Officially, China does not wage acts of cyber-warfare against the United States. Unofficially, mounting evidence points to Chinese entities attacking multiple entities in the U.S., from government agencies to private corporations and nonprofits.
Now comes a more tangible, damning piece of evidence. Buried in an official military documentary, a six-second clip aired on Chinese TV shows a custom-built computer program launching a cyber-attack from a compromised U.S. IP address. (RELATED TECH: Federal push for cloud technology faces skepticism)
The Epoch Times broke the story early this morning, revealing that a Chinese military university uses software to launch attacks against websites affiliated with the Falun Gong spiritual discipline, which are known dissidents of the People’s Republic of China. In order to do so, they compromised servers owned by the University of Alabama Birmingham (UAB) to launch the attack.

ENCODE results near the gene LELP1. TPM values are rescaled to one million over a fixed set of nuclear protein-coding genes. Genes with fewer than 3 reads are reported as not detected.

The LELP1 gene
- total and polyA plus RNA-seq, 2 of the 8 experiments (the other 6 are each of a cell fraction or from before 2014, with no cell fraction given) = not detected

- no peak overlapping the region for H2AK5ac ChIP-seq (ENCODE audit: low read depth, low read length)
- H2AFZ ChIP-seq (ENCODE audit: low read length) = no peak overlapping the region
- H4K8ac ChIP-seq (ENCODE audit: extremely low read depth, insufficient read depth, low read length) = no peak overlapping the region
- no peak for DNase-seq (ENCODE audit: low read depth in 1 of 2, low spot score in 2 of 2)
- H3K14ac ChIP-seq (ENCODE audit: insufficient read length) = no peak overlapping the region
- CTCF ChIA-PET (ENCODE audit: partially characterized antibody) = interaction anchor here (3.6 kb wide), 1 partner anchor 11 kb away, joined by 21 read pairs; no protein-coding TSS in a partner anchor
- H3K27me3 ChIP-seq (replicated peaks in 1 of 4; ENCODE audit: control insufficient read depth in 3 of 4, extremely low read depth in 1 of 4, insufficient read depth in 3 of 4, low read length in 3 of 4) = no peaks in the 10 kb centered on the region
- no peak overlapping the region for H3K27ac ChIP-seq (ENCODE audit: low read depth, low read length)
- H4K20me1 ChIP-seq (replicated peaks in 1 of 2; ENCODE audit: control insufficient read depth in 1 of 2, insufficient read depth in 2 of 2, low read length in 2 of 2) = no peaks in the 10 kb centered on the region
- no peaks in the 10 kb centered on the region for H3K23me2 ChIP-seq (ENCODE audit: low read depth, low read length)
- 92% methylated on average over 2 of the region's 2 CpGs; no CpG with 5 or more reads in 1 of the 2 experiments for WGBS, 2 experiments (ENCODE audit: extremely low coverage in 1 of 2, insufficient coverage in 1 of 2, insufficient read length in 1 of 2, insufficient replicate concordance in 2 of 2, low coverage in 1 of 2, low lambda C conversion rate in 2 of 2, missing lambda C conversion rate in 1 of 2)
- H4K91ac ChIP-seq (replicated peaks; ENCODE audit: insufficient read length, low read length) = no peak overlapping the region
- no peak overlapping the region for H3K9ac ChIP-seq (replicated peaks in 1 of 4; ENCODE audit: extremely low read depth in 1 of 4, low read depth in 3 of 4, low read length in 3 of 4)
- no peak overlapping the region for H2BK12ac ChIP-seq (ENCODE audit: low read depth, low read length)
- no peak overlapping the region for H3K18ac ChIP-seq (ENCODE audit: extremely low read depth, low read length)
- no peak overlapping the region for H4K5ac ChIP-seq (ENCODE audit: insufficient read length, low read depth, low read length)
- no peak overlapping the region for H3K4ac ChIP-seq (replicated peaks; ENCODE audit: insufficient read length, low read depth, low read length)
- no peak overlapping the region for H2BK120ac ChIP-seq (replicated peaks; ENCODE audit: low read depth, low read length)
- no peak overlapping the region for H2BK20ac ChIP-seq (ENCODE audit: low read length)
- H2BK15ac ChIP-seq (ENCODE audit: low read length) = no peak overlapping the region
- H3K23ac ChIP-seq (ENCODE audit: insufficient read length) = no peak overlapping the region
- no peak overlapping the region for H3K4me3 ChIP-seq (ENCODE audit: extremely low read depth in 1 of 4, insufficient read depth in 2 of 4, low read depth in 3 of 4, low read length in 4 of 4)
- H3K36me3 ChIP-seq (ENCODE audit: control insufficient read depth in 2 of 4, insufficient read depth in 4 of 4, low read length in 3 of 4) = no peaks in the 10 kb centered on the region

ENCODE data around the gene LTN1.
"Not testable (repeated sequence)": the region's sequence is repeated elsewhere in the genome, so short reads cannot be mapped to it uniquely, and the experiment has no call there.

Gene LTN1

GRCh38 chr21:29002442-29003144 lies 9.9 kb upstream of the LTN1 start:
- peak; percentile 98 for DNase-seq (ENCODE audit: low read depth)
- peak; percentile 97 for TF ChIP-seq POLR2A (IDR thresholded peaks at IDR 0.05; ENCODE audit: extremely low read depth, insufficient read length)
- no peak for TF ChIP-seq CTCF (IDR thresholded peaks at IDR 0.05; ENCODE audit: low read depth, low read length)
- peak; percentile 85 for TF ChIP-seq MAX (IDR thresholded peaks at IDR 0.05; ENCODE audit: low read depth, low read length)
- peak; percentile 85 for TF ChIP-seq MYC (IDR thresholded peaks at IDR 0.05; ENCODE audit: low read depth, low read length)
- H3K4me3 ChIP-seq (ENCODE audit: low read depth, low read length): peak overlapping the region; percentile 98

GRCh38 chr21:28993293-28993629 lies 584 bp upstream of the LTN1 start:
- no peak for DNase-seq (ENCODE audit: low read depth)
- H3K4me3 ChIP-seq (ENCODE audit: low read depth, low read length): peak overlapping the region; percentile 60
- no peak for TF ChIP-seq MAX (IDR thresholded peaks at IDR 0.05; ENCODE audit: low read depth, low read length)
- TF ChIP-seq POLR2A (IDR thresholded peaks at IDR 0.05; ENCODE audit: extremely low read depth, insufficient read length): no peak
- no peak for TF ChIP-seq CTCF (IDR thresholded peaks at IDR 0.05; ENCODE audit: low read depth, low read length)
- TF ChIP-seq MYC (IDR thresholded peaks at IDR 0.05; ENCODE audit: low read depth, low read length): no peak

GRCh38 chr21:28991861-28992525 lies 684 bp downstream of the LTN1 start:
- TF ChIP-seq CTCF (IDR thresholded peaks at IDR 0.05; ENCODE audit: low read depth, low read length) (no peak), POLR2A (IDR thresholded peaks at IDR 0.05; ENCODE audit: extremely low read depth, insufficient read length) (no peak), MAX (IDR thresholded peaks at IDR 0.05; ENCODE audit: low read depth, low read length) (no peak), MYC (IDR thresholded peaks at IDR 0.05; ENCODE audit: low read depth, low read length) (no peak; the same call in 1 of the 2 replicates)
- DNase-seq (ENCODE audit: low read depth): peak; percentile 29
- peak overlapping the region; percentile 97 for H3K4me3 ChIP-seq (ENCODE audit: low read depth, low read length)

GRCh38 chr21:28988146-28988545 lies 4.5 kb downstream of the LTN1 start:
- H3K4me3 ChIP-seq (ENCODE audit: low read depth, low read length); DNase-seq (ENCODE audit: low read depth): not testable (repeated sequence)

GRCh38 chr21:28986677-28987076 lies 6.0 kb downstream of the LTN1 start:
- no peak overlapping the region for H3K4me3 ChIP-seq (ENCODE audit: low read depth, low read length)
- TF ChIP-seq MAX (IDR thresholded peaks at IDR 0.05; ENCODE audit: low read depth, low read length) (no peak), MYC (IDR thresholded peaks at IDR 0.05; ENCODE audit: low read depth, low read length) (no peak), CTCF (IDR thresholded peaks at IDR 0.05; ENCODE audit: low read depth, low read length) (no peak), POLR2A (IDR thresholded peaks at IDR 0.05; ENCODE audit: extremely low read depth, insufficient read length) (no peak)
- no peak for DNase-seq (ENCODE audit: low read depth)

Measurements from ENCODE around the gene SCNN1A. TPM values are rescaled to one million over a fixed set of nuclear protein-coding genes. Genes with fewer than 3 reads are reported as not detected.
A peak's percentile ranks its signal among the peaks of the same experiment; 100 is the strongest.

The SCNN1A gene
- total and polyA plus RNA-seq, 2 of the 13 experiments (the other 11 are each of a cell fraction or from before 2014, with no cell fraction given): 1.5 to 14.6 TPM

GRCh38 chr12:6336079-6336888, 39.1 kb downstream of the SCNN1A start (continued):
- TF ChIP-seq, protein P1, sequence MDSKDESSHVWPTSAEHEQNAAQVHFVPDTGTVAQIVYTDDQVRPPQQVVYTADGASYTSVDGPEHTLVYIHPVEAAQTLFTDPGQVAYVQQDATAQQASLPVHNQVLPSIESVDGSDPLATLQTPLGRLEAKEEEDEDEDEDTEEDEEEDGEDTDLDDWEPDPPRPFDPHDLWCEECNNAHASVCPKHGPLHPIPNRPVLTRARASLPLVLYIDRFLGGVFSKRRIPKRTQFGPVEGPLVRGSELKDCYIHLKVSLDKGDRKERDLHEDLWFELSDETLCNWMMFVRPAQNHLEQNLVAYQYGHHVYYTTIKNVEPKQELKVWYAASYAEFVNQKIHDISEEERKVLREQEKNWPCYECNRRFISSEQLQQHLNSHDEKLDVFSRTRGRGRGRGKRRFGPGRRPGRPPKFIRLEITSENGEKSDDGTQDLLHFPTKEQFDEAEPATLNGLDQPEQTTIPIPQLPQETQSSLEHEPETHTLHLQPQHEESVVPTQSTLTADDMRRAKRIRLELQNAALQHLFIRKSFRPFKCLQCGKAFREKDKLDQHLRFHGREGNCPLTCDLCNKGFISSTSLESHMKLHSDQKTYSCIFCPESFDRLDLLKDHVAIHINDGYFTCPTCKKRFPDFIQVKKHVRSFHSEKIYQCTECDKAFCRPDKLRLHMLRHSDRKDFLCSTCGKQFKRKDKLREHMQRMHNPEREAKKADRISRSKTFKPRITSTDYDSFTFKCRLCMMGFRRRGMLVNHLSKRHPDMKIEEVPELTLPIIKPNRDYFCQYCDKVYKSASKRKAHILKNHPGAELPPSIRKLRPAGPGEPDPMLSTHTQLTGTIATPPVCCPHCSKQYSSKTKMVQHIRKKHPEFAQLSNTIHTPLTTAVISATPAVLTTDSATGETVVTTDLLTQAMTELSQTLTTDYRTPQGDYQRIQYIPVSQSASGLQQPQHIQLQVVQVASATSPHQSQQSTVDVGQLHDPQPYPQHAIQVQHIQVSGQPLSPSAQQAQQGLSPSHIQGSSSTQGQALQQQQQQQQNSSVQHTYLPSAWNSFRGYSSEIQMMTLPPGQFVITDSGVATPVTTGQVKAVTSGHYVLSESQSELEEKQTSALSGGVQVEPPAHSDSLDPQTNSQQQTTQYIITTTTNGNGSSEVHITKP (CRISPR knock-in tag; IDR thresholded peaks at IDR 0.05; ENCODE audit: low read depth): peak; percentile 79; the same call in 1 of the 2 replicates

The program in the screenshot, as described by The Epoch Times, has the words “select hacking target” written at the top of the window, and allows the user to select both the hacking target as well as the IP address to launch the attack from, using a large button that says “attack.” In this version, a drop-down window lists multiple Falun Gong targets.
The program’s creators are listed as the Electrical Engineering University of the People’s Liberation Army, a strong link to the Chinese military.
The revelation of this program comes weeks after McAfee Corporation revealed the existence of “Shady RAT,” a five-year-long campaign waged by a state actor against 72 organizations, including government agencies, international nonprofits and humanitarian groups, and private corporations. Though McAfee refused to name the country responsible, experts believed that China coordinated the attacks, citing the nature of the targeted groups.
In response to the growing allegations of cyber warfare, the Chinese government has long maintained that the United States was the true aggressor. The Epoch Times points out that the documentary containing the damaging screenshot was a propaganda piece calling the U.S. “the first country to implement [cyber attacks] it in a real war.”
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